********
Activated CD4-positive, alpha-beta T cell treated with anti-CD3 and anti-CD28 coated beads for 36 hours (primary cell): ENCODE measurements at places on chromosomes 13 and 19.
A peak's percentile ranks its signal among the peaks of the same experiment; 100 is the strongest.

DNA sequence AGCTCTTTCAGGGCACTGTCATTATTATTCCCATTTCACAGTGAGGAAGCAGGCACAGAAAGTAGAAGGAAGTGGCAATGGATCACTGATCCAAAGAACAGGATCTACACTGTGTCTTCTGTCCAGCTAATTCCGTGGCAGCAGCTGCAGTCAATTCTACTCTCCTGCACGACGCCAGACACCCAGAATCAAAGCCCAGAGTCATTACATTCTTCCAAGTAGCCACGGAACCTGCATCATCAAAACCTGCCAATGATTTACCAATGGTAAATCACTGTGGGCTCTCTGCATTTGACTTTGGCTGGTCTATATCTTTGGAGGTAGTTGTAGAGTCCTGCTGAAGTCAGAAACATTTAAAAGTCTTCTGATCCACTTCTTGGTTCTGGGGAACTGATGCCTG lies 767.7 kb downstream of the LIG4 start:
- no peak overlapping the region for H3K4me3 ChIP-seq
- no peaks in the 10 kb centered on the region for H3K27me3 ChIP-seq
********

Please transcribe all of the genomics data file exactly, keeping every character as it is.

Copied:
Activated CD4-positive, alpha-beta T cell treated with anti-CD3 and anti-CD28 coated beads for 36 hours (primary cell): ENCODE measurements at places on chromosomes 13 and 19.
A peak's percentile ranks its signal among the peaks of the same experiment; 100 is the strongest.

DNA sequence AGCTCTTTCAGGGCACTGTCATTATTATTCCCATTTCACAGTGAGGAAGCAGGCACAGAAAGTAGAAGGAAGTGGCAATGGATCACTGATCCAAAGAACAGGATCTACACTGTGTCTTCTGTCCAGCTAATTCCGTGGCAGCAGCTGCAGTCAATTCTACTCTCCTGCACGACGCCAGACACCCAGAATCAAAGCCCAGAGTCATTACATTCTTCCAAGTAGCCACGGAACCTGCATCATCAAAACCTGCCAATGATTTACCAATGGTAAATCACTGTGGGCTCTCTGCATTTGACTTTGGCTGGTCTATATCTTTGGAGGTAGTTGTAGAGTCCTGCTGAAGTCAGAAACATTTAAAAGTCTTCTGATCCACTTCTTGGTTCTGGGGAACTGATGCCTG lies 767.7 kb downstream of the LIG4 start:
- no peak overlapping the region for H3K4me3 ChIP-seq
- no peaks in the 10 kb centered on the region for H3K27me3 ChIP-seq